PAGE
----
Hamburg’s data protection watchdog has fined a Hennes&Mauritz (H&M) subsidiary $41.4 million for violating stipulations of the European Union General Data Protection Regulation (GDPR).
According to the Hamburg Data Protection Authority (HmbBfDI), the penalty was levied for excessive use of employee data collected and stored on company networks.
Violations of employee privacy started as early as 2014 after HmbBfDI discovered that the company was storing extensive confidential information, including medical records, financial and social media data.
“Since at least 2014, parts of the workforce have been subject to extensive recording of details about their private lives,” HmbBfDI said in a press release. “Corresponding notes were permanently stored on a network drive. After absences such as vacations and sick leave – even short absences – the supervising team leaders conducted so-called Welcome Back Talks with their employees.”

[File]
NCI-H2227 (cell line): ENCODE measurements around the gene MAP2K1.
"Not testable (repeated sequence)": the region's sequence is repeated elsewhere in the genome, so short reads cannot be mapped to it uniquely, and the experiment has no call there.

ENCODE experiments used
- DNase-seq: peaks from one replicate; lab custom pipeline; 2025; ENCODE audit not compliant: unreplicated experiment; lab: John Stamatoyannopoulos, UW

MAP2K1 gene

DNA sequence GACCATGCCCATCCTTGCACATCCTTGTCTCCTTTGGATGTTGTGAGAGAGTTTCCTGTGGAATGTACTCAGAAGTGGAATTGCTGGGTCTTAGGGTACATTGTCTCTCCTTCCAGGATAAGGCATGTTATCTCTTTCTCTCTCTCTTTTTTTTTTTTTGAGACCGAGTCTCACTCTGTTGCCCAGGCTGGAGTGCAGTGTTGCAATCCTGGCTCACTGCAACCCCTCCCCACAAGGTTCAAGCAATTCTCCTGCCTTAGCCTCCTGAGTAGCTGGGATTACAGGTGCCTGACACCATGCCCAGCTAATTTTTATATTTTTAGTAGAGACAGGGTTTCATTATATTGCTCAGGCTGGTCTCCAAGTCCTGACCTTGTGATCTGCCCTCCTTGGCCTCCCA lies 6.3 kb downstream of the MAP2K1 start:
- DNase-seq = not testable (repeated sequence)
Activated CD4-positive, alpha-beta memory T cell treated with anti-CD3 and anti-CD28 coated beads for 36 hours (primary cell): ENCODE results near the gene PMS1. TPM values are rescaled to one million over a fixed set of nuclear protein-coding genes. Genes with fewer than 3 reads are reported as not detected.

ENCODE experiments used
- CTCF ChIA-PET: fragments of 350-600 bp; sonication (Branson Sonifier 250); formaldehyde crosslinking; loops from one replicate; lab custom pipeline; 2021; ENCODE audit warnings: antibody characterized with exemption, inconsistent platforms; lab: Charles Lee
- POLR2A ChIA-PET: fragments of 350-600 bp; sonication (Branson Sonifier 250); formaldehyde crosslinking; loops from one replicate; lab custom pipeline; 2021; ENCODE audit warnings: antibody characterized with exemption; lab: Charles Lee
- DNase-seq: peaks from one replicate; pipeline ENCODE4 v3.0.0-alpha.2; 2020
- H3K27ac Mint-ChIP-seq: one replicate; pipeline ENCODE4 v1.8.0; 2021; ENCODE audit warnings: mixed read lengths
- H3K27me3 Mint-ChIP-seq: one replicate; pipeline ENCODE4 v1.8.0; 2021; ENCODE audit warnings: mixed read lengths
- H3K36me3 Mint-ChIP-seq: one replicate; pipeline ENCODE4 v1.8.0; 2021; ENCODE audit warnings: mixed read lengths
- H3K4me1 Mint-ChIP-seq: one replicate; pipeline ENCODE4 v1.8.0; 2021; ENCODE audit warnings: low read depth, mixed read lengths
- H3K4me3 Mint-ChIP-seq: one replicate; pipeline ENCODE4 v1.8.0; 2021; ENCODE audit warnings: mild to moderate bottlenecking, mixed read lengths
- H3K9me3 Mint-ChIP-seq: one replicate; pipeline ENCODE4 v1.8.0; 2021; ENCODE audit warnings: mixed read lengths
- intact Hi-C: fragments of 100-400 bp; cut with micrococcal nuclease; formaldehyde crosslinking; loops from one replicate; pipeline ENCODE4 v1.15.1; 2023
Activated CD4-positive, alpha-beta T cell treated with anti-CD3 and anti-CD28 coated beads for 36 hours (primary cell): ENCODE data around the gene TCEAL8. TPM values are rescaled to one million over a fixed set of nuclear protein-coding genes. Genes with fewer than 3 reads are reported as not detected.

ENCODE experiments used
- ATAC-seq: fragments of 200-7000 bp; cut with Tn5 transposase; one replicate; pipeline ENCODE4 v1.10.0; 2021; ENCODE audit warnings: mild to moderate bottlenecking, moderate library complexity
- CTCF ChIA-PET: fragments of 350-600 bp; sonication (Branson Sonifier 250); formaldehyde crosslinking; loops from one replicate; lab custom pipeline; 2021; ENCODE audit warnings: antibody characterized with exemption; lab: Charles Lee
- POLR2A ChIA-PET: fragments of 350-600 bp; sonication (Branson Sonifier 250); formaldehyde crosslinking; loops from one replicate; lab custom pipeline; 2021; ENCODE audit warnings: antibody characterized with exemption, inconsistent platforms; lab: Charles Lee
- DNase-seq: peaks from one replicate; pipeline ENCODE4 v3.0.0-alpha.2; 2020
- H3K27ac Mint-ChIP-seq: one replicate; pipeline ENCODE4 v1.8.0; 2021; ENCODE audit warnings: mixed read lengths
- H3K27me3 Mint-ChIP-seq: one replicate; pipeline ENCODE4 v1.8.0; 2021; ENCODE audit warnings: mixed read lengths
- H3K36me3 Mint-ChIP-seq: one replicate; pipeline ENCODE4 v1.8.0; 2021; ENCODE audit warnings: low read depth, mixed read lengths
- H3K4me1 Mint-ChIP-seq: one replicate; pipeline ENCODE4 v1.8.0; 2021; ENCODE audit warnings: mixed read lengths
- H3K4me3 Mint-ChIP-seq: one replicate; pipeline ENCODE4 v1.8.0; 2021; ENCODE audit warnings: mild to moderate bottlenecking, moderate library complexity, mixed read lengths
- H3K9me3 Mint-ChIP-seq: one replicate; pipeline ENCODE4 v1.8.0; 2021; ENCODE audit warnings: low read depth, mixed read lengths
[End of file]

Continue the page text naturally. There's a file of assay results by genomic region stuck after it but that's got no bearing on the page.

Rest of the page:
Large volumes of information appeared to have also been gathered during private conversations between managers and employees. Data concerning holiday experiences, family issues, religious beliefs, and symptoms of illnesses were also collected and accessed by up to 50 other managers.
“The recordings were sometimes made with a high level of detail and recorded over greater periods of time documenting the development of these issues,” HmbBfDI added.
“In addition to a meticulous evaluation of individual work performance, the data collected in this way was used, among other things, to obtain a detailed profile of employees for measures and decisions regarding their employment. The combination of collecting details about their private lives and the recording of their activities led to a particularly intensive encroachment on employees’ civil rights.”
To restore confidence within the company, H&M said it will compensate affected employees and implement new data protection measures, including a newly appointed data protection coordinator.